September 26, 2013 | Volume 43, Number 38

History on tap this weekend

Interested in cattle drives along the historic Dalton Trail? How about the story of Carl Heinmiller and the revival of northern Tlingit art? Or the life of Walter Harper, an Alaska Native who was the first person to summit Mount McKinley?

These and other histories will be shared at the annual joint conference of Museums Alaska and the Alaska Historical Society, where leading historians, archivists, authors, researchers, and museum officials from across the North will meet through Saturday.

Expected to draw more than 150 participants plus families, the conference intermixes presentations of recent historical research and seminars on museum management, and includes business meetings of the two statewide organizations, including board elections.

“We’re so spread out, it’s really a great opportunity for us to be able to come together every year to network, commiserate, cooperate and share ideas,” said Jerrie Clarke, former director of the Sheldon Museum, who’s in town helping with the conference last held in Haines in 2003.

Scheduled speakers include Jacqueline Johnson Pata, executive director of the Washington, D.C.-based National Congress of American Indians; Steve Henrikson, curator of collections for Alaska State Museums; and Bob King, a researcher and former governor’s press secretary who will speak on “Barons of the Brine.”

King, a former journalist, will present his findings on the lives of Henry Francis Fortmann, Joseph Peter Haller, and Nikola Bezmalinovic, three of the early pioneers of the Alaska salmon canning industry.

“They were there from the beginning years. They built the canneries, and set up the business model, and then they challenged the business model. They were real characters, each one of them,” King said in an interview this week.

Former resident Dan Henry will present on Carl Heinmiller, and resident Anastasia Wiley will speak on “Kaatx’waaltu, the Second Village of Klukwan: At the Crossroads of Archaeology, Ethnology, and History.”

“Cattle Drives on the Dalton Trail” will be presented by Michael Gates, an author and retired Parks Canada curator. His most recent book is “Dalton’s Gold Rush Trail.”

“The whole cattle business was colossal in terms of the Dalton Trail. It was a really big business,” Gates said in an interview. Prospectors bought $3.5 million in beef in 1898, compared to $10 million in gold that came from the Klondike that year, he said. “Almost half the amount of gold recovered was spent on beef. So we’re talking about four-legged gold.”

Five routes brought beef to Dawson City, Y.T., during the Gold Rush, from as far away as Mexico and Manitoba, but in terms of pounds of beef delivered, the Dalton Trail more than doubled the amount moved on all other four, combined.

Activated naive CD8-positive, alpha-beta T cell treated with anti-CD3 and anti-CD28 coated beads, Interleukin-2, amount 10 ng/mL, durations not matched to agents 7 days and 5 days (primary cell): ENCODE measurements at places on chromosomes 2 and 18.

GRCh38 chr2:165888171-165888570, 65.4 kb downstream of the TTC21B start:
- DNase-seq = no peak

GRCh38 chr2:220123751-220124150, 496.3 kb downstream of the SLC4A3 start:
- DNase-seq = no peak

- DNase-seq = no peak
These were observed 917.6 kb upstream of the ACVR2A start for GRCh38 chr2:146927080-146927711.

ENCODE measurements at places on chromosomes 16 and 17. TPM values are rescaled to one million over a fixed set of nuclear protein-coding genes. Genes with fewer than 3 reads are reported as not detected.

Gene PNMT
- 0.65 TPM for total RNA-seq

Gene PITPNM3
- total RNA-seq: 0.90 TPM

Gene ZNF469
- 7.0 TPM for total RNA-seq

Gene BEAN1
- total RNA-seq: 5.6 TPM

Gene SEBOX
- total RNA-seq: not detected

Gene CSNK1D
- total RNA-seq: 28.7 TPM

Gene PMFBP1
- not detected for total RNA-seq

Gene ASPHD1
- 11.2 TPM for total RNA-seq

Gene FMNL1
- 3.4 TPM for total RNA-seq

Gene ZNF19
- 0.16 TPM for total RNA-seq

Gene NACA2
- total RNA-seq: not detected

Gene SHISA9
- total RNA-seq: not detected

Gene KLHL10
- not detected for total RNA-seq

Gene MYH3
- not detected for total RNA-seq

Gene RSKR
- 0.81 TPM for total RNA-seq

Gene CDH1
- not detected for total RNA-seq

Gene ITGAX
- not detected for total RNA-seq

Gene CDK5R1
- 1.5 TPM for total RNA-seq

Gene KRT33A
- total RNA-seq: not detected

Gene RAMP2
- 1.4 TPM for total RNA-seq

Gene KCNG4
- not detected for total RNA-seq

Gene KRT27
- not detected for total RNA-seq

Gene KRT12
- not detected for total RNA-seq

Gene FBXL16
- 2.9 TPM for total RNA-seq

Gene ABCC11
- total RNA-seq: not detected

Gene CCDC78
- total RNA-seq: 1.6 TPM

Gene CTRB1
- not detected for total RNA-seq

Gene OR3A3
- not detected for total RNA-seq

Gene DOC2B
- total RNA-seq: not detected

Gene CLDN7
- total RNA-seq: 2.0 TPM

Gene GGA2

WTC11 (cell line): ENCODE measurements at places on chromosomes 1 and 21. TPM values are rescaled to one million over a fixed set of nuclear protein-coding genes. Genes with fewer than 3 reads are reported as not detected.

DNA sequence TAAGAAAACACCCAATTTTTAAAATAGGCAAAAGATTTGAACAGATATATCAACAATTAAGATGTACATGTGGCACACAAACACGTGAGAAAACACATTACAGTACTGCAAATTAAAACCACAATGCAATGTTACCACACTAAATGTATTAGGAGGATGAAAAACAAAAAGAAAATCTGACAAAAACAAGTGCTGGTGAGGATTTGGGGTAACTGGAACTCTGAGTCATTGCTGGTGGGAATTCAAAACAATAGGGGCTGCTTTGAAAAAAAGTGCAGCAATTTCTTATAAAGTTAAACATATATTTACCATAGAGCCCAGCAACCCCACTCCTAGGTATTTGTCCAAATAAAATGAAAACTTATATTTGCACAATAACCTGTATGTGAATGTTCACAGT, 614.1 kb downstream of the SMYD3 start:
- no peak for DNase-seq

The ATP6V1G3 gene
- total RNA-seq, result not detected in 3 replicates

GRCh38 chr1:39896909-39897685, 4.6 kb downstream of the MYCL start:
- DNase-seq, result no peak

A relatively easy grade and browse along the way meant that cattle would gain weight along Jack Dalton’s trail. On other trails, cattle lost pounds, diminishing their value. “They were the toughest cattle drives the West ever saw, as well as being the longest,” Gates said.

Gates will sign copies of his book starting 6:30 p.m. on Thursday at the Sheldon Museum.

Talks on historic research come under the Alaska Historical Society section of the conference. Attendance is $20 per session for those not registered for the conference. Registration will be at the Chilkat Center. The conference schedule can be found at sheldonmuseum.org.

Other presentations of local interest include “Protecting Historic Landmarks as Part of Economic Development,” a breakfast round-table discussion 7 a.m. Saturday at #3 Officers Row and a meeting of the Cannery Preservation Working Group open to those interested in documenting the history of canneries.

In addition to providing ideas and inspiration for local museums, the conference will produce displays for the Sheldon Museum, Hammer Museum, American Bald Eagle Foundation and Anway Cabin, Clarke said.

Alaska’s top curators and conservators will join forces to create the displays as part of the conference’s “Angel Project,” Clarke said.

The weekend will include a set of historic music performed by the Windy Valley Boys, staring 9 p.m. Friday at the Pioneer Bar. Museum education coordinator and musician Scott Pearce said music will include tunes dating back to 1870. A dedication of totem poles at the American Bald Eagle Foundation was to be held Wednesday at the opening reception of the conference at 7 p.m.

Museums or historical societies around Alaska take turns hosting the conference, which has previously been held in Sitka, Valdez, and Fairbanks. This year’s meeting was initially scheduled for Seward, but when a construction project there ruled that location out, Clarke nominated Haines as the site.

Acting Sheldon Museum director Christina Baskaya said hosting the conference here was “truly a community effort,” utilizing many of the large facilities around town to host various events, such as luncheons, banquets and concurrent sessions.